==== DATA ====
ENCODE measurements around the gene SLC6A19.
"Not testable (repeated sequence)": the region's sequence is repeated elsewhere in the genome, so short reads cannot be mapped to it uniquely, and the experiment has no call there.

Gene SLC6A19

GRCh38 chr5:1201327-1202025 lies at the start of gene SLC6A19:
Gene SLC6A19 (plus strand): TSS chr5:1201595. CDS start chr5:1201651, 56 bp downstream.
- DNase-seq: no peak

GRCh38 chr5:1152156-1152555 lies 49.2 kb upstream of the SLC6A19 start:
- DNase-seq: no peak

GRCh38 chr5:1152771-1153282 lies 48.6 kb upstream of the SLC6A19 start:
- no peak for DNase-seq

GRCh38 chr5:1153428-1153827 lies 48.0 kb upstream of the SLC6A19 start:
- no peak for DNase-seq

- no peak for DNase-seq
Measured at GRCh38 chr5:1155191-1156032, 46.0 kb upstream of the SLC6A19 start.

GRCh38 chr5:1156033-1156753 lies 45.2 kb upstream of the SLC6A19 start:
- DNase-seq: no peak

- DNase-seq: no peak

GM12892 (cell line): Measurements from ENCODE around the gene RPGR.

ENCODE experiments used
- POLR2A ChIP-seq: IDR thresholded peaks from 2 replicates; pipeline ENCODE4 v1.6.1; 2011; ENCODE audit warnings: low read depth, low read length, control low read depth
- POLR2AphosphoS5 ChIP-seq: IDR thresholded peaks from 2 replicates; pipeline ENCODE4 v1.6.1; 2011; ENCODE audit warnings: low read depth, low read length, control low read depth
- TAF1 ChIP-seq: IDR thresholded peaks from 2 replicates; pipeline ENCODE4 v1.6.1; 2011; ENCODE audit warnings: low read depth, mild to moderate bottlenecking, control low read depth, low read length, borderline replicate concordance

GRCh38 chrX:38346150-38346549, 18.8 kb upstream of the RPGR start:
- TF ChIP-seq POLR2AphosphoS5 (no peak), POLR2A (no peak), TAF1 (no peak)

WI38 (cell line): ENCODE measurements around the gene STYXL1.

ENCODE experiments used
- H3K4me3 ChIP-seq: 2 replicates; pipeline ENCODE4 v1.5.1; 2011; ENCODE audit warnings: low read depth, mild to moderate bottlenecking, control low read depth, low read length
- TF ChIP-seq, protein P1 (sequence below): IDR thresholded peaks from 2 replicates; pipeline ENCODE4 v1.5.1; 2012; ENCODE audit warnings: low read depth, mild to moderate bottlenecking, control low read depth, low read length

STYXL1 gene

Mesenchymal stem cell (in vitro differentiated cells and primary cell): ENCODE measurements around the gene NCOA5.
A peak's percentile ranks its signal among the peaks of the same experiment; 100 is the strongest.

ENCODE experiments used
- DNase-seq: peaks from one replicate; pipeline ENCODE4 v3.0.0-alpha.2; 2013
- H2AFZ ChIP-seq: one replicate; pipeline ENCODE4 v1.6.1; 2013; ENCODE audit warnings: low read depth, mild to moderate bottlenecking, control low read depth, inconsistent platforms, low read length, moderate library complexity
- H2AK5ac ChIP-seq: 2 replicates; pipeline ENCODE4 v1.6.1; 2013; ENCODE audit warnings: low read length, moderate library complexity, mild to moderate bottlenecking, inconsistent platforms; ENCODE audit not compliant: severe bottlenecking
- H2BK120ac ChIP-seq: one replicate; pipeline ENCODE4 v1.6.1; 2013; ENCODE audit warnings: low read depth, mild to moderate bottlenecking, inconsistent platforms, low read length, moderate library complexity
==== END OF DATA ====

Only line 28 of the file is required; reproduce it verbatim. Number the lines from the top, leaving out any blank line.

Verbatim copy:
- TF ChIP-seq, protein P1 (sequence below): IDR thresholded peaks from 2 replicates; pipeline ENCODE4 v1.5.1; 2012; ENCODE audit warnings: low read depth, mild to moderate bottlenecking, control low read depth, low read length